A number of changes will be required to implement these reforms. The NICNAS legislation will need to be amended, along with an update to the NICNAS IT system. In addition, guidance materials, application forms, and standard operating procedures, along with other related documents, will also need to be reviewed and changed as necessary.

Next Steps

There are still details that require addressing, but NICNAS proposes to develop these details, with stakeholder help, for consideration by the Australian government. NICNAS released the first consultation paper in late October 2015, and provides the following list of reforms:

  • NICNAS will continue to maintain the AICS;
     
  • For chemicals not on the AICS, there will be three classes of chemicals based on risk. Categorization of chemicals will be self-determined by industry, in accordance with criteria developed by NICNAS based on indicative risk:
     
    • Class 1: Very low risk chemicals -- Automatic market entry and post-market compliance checks by NICNAS;
       
    • Class 2: Low risk chemicals -- Importers and manufacturers will be expected to self-determine against criteria, provide pre-market notification to NICNAS, and complete an annual compliance declaration. NICNAS will undertake a post-market audit of approximately ten percent of the chemicals introduced under Class 2; and
       
    • Class 3: Medium-high risk chemicals -- Class 3 chemicals will include all chemicals not meeting hazard and exposure criteria for Classes 1 and 2. For Class 3 chemicals, NICNAS will undertake pre-market assessment, publish a summary of the assessment, and conduct a targeted post-market audit/assessment. The pre-market assessment process will be streamlined and will better use international information, where appropriate.
       
  • The regulatory outcomes of a Class 3 chemical assessment include:
     
    • Issuance of an assessment certificate that is subject to a defined assessment scope. An assessment certificate may also be issued with or without recommendations to risk management agencies and with or without conditions of use relating to annual introduction volume, sites of use, or duration of the assessment certificate; and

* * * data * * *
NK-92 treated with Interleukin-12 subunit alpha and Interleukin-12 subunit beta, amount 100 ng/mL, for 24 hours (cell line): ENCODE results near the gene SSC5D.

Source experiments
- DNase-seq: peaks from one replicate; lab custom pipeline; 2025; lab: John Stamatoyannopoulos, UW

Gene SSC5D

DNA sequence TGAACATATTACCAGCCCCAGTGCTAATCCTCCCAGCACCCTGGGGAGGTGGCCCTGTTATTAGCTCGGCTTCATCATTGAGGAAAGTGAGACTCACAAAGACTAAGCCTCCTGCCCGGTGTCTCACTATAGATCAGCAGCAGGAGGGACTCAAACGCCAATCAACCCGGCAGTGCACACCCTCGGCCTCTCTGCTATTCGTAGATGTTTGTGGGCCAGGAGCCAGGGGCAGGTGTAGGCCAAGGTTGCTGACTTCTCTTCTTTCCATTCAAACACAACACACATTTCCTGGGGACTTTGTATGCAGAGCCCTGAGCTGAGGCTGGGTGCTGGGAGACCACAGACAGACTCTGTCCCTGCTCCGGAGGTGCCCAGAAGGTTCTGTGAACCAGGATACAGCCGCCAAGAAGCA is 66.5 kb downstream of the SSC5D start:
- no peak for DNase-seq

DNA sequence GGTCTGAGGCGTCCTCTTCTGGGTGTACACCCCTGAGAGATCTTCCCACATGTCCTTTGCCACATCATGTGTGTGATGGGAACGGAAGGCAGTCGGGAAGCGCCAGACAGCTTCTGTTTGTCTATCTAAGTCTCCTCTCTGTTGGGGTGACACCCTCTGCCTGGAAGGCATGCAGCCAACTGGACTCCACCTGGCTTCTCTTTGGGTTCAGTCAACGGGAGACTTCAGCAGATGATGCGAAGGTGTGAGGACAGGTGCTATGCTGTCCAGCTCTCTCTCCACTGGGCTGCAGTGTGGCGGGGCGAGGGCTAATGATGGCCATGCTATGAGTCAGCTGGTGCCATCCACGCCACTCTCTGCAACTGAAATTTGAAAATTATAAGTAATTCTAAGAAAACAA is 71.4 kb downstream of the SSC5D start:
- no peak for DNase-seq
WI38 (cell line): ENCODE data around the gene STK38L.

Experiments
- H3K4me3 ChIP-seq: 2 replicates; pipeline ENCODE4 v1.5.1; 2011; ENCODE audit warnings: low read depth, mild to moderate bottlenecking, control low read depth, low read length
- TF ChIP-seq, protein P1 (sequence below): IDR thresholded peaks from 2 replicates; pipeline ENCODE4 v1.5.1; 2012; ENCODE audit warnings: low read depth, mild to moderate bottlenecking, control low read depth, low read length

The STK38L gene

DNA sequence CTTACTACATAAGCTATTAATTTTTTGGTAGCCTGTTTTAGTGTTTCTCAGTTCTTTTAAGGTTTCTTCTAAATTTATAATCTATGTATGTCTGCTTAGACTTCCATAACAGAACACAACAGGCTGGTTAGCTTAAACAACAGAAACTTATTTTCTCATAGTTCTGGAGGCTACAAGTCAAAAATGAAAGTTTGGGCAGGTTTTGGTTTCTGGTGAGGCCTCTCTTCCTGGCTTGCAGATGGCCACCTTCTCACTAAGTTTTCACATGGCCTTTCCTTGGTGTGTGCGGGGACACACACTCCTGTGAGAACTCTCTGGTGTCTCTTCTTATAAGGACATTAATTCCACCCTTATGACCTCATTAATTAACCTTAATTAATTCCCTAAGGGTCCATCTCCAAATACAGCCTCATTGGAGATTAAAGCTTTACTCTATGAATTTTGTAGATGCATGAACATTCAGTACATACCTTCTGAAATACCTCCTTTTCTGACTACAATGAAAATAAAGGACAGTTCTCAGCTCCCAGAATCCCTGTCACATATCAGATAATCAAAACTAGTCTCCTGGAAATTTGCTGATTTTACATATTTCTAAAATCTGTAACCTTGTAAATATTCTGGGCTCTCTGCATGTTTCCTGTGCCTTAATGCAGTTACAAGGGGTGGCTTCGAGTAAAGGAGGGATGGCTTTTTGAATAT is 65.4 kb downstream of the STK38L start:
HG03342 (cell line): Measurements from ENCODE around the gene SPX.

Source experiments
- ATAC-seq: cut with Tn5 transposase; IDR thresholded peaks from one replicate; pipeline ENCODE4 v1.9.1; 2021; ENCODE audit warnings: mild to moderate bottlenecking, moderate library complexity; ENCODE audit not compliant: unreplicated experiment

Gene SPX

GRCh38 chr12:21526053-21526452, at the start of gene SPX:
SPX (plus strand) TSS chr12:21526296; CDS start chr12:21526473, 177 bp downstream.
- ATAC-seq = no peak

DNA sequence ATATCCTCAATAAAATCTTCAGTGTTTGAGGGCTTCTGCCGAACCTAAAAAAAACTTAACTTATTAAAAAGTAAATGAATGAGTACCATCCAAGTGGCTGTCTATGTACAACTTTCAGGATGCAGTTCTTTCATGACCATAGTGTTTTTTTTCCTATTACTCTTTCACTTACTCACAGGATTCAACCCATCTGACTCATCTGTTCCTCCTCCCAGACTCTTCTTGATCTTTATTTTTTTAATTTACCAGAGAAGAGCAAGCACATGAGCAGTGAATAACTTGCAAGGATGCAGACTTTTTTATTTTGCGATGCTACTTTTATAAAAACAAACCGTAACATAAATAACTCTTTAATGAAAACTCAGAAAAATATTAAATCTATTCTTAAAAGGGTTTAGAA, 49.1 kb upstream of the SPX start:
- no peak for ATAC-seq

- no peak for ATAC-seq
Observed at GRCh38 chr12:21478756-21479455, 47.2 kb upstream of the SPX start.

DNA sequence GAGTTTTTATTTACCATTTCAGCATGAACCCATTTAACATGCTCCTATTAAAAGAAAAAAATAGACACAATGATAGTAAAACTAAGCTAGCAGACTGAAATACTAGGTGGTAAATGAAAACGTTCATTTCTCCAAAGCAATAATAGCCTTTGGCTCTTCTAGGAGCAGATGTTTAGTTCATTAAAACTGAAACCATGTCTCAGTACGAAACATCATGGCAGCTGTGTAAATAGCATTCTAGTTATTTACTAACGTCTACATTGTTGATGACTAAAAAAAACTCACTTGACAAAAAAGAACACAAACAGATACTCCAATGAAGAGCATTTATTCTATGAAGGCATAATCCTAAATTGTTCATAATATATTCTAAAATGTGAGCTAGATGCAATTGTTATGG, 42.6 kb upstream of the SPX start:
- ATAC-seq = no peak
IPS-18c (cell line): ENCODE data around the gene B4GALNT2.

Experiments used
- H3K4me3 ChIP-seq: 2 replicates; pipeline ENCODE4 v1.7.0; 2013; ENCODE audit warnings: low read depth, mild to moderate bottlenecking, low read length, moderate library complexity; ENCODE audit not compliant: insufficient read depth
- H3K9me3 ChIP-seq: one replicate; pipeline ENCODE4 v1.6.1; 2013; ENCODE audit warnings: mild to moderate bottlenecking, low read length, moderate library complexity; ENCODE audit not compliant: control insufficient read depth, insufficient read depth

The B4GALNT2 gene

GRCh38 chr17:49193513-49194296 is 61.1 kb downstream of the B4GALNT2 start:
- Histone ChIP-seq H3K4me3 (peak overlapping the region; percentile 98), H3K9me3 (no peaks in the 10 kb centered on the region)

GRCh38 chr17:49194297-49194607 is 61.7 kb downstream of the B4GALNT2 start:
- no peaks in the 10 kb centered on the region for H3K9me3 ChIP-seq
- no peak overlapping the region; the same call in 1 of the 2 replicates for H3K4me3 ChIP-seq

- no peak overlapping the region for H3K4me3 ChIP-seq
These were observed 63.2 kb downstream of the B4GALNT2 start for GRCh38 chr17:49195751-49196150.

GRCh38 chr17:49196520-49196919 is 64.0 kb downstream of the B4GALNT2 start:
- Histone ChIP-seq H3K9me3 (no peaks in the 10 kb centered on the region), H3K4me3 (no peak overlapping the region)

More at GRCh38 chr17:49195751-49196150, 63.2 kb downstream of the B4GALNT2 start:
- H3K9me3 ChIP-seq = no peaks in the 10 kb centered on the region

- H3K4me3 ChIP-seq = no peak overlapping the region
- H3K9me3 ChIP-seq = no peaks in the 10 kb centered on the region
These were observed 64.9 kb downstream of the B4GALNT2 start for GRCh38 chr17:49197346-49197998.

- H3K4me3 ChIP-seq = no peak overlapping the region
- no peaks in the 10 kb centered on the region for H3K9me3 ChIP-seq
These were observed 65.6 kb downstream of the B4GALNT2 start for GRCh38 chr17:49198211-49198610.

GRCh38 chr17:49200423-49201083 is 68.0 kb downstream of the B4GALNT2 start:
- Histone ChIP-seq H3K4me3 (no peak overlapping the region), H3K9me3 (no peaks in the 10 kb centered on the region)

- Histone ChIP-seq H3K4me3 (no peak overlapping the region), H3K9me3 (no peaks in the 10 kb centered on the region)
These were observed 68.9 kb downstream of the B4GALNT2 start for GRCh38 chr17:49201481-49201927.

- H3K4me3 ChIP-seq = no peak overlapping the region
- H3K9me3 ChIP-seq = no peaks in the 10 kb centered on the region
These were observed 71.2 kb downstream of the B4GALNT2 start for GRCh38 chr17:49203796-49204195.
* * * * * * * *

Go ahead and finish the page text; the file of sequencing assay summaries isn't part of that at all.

• Refusal of a certificate where conditions of use or existing risk management frameworks cannot manage the risk.
       
  • Should an assessment certificate be granted, the introducer may also apply for early listing on the AICS;
     
  • NICNAS may assess or re-assess any existing chemical on its own initiative. The existing Priority Existing Chemical process will be replaced by a streamlined, more concise assessment process, focused on particular concerns about a chemical;
     
  • NICNAS will have access to more contemporary tools to enable it to monitor compliance and take action in the event of non-compliance. For example, NICNAS will be able to: issue improvement notices and prohibition notices in response to non-compliance; require introducers to produce documents where necessary; and revoke assessment certificates as necessary (based on non-compliance or risk);
     
  • The reforms will be rolled out progressively between September 1, 2016, and September 1, 2018; and
     
  • The cost of the reforms will be recovered from the regulated industry. NICNAS estimates that the reforms will cost $12.4 million to implement.
     

NICNAS will hold workshops on the first consultation paper on November 19 and November 24, 2015. Comments on the consultation paper are due December 14, 2015.

Acta would be pleased to answer any further questions and to be of assistance in further understanding how this NICNAS development could affect industry.